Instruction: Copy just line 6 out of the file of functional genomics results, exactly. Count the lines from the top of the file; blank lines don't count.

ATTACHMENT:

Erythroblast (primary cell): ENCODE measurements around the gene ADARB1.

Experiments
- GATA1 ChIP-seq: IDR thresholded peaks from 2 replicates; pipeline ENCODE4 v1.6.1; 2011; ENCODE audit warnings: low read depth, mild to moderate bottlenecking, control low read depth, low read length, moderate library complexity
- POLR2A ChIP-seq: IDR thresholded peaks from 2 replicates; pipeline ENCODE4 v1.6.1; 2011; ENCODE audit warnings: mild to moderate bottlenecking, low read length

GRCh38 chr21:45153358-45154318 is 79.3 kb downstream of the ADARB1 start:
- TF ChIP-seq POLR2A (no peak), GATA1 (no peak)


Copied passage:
- TF ChIP-seq POLR2A (no peak), GATA1 (no peak)